TSA Pat-Downs, Body Scanners, More: Pilots' Secret Security Doubts
While travelers speak out about TSA pat-downs and "nude-o-scope" body scanners, one group is silent—except on online forums. Thomas E. Weber trolls the boards for pilots' 10 biggest worries, from airport workers to profiling.
With millions of Americans taking to the skies ahead of Thanksgiving and facing strict new Transportation Security Administration pat-downs and body scanners, travelers are hearing horror stories daily. Some passengers are rising up to share tales of pat-downs run amok, while government officials are attempting to defend “nude-o-scope” body scanners and intimate hand searches.
Yet one group remains, for the most part, unheard: the rank-and-file pilots who pass through the checkpoints each day on the way to the “office,” and who rely, along with passengers, on that security to keep them safe. When pilots do talk, the comments tend to be circumspect—with the notable exception of Michael Roberts, the ExpressJet pilot who refused to go through a full-body scanner in Memphis.
There is, however, a place to get an unfiltered view from the cockpit. That’s at the online discussion boards where pilots hang out and air their views, safely anonymous behind electronic nicknames. At sites like AirlinePilotForums.com and PPRUNE.org, heated discussions about the screenings rage on.
Of course, the anonymity that makes the discussions so freewheeling also means that eavesdroppers can’t always tell the difference between active-duty pilots and retirees or just wannabe aviation buffs. And the views of any given pilot may differ hugely from those posted by chat-board addicts. But after spending time following the discussions, it’s hard not to notice the recurring themes. So here, for a different kind of insight into the Transportation Security Administration, are 10 things pilots won’t tell passengers—but are talking about with other aviators.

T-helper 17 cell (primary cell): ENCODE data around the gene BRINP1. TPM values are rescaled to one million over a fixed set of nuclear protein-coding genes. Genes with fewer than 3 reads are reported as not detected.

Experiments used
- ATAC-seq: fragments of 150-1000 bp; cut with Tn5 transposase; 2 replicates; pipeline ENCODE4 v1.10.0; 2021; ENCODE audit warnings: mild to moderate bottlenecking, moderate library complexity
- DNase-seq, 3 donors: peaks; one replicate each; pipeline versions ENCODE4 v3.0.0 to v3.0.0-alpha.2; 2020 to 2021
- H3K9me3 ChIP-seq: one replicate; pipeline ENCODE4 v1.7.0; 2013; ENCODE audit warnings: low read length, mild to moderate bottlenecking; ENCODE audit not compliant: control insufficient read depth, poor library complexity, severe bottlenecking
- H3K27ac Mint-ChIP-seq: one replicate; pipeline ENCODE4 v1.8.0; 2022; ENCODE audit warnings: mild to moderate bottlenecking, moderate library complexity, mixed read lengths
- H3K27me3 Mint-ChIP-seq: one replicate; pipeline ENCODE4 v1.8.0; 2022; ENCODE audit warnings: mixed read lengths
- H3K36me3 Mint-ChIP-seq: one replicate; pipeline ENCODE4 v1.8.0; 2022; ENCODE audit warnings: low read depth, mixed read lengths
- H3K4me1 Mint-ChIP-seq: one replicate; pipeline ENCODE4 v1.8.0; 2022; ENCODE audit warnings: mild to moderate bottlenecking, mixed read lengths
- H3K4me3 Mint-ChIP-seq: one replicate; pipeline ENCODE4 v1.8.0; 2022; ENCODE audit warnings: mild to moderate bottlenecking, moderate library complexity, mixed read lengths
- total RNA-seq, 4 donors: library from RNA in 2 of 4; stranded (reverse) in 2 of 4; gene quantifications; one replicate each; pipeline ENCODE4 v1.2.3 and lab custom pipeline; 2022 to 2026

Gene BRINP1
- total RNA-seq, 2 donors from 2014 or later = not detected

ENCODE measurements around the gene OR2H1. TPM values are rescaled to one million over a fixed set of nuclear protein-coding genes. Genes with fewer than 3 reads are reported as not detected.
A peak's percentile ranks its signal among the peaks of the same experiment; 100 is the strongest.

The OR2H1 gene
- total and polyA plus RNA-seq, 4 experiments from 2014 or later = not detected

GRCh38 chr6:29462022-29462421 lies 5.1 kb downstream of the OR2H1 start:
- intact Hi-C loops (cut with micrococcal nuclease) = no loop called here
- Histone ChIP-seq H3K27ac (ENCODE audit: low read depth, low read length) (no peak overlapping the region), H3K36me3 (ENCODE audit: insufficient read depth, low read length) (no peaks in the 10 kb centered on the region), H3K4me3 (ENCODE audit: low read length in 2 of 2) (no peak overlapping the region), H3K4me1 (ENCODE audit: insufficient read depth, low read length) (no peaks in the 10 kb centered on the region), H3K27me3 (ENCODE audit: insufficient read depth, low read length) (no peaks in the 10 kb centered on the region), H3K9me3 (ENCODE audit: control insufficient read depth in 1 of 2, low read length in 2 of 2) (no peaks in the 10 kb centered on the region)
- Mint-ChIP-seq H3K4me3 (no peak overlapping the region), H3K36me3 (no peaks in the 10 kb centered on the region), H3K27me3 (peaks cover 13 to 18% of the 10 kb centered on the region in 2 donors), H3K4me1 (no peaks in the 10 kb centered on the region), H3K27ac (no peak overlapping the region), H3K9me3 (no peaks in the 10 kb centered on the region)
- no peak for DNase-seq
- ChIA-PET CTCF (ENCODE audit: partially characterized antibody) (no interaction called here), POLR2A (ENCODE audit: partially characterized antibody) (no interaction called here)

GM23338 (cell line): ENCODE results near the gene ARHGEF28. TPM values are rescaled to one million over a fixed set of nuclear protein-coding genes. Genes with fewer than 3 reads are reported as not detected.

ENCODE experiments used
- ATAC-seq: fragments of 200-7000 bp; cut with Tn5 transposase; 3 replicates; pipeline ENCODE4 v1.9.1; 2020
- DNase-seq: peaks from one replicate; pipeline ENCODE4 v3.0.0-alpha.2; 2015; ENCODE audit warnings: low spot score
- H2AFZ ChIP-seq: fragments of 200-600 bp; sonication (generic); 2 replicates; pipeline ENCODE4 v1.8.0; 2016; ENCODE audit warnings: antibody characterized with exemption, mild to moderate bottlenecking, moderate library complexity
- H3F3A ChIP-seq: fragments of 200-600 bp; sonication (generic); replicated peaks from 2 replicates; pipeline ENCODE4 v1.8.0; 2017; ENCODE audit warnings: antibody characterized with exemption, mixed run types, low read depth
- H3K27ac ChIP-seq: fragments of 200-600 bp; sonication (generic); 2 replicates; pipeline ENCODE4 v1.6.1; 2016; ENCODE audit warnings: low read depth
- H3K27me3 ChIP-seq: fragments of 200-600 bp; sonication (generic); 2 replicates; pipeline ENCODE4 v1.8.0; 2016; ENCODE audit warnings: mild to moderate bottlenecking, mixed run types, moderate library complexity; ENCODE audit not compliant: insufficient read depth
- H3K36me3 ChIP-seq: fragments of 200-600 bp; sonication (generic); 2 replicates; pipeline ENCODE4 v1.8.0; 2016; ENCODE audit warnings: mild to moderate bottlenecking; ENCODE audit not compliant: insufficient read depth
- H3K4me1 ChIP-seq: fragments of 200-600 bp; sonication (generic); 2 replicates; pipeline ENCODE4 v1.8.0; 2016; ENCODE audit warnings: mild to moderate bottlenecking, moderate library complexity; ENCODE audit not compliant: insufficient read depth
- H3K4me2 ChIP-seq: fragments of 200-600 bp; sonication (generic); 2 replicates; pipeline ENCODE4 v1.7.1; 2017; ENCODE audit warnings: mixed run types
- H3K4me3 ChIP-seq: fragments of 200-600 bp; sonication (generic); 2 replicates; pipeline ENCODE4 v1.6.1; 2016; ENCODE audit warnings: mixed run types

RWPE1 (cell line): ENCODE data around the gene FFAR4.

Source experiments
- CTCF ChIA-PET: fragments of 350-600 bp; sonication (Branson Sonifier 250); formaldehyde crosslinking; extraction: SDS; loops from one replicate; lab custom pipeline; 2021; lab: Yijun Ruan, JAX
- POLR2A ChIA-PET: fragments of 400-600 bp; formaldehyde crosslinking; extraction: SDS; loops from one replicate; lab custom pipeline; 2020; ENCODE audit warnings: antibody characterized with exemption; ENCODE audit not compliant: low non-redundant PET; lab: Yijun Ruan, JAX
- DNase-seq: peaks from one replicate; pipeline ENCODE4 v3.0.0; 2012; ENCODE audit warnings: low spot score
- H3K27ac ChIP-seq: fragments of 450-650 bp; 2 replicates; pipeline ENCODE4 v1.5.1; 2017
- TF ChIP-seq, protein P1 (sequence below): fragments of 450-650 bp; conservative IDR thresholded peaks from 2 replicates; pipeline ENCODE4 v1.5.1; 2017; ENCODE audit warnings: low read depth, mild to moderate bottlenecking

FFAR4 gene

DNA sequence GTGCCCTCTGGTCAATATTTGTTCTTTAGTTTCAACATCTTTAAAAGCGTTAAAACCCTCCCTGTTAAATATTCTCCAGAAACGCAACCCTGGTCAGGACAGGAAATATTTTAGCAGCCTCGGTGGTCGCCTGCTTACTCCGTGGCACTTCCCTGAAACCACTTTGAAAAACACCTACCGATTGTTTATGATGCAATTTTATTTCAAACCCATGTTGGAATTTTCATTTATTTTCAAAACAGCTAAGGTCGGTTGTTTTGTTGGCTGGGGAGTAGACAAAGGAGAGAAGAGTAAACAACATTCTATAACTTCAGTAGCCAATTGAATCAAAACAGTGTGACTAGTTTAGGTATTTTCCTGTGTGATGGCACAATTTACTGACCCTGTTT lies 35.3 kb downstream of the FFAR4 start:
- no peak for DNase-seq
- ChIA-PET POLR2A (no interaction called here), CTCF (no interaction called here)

1. NOT EVERYONE THINKS GIVING PILOTS A PASS THROUGH SECURITY MAKES SENSE.
When the uproar about body scanners and pat-downs began bubbling up, the pilots’ union for American Airlines began pushing for pilots to be exempt—something the TSA eventually granted. The logic promoted by the union was simple: Nothing pilots might bring through security could rival the aircraft they control for sheer lethality. That’s a widely held view among pilots, but a minority worries about a different scenario. Suppose a pilot were blackmailed—by a threat against family, say—to carry something through security and hand it off to a hypothetical bad guy once past the checkpoint? In this view, the exemption for pilots could leave air travel susceptible to so-called proxy bomb tactics, which were used at one point by the Irish Republican Army.
One frequent complaint in online discussions is that applying security measures indiscriminately means resources are being wasted. In other words, while TSA workers are patting down the crying child in the YouTube video, the real bad guy might be cruising through. In this view, political correctness and a reluctance to single out subsets of travelers are weakening the system. Profiling need not be racial, some pilots point out, but could instead be behavioral—singling out passengers for extra screening based on suspicious answers to interview questions.
3. THEY THINK THE AVERAGE TSA WORKER IS AN IDIOT.
If there is one theme that emerges clearly time and again in pilots’ online discussions, it’s disdain for the TSA checkpoint worker. They are “the government equivalent of being a Wendy's burger flipper,” according to one typical comment from AirlinePilotForums.com. “Barney Fife is more suited for their job,” writes another. Anecdotes frequently portray TSA workers as mindlessly hewing to procedures at the expense of exercising the judgment needed to sniff out the evildoers.
4. SCANNERS AND PAT-DOWNS PRESENT AN OBVIOUS SECURITY GAP.